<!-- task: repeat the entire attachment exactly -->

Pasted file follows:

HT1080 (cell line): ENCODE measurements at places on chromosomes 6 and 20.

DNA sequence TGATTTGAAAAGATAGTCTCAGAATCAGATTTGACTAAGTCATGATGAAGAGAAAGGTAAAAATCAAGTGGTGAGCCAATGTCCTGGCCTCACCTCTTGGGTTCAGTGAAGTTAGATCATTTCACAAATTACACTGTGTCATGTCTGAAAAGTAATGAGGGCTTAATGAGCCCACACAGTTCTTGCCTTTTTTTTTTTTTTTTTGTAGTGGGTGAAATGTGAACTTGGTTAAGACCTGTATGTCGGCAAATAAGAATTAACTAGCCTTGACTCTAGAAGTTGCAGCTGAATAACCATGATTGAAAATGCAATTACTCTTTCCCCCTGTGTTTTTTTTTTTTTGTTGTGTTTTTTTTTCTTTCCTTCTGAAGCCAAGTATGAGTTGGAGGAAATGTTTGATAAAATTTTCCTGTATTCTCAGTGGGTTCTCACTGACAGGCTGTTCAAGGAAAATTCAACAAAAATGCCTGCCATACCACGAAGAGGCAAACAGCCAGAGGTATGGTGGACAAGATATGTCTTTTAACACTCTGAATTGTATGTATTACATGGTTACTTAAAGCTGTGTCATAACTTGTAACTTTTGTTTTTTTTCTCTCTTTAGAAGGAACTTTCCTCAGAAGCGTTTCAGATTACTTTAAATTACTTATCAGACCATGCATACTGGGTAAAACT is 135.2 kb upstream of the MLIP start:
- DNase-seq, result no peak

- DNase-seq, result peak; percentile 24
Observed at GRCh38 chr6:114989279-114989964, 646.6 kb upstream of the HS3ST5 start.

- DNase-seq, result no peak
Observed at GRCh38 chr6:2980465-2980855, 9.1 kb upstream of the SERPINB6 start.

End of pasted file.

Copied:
HT1080 (cell line): ENCODE measurements at places on chromosomes 6 and 20.

DNA sequence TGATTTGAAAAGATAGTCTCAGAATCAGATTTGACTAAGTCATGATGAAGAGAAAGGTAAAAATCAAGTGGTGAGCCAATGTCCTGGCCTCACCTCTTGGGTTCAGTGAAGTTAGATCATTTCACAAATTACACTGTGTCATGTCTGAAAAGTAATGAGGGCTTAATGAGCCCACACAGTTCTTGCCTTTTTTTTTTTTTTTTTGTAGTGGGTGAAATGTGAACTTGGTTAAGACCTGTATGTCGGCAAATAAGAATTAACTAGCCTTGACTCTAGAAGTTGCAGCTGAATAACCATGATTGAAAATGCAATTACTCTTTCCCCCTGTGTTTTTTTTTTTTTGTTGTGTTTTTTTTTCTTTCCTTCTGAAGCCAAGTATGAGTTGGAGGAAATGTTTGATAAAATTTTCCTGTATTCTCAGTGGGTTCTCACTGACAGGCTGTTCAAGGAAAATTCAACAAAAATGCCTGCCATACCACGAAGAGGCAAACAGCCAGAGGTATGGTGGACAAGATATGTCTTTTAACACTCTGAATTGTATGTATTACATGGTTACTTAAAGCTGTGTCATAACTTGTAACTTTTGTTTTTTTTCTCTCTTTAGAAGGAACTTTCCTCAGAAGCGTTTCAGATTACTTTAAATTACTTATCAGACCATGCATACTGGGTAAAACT is 135.2 kb upstream of the MLIP start:
- DNase-seq, result no peak

- DNase-seq, result peak; percentile 24
Observed at GRCh38 chr6:114989279-114989964, 646.6 kb upstream of the HS3ST5 start.

- DNase-seq, result no peak
Observed at GRCh38 chr6:2980465-2980855, 9.1 kb upstream of the SERPINB6 start.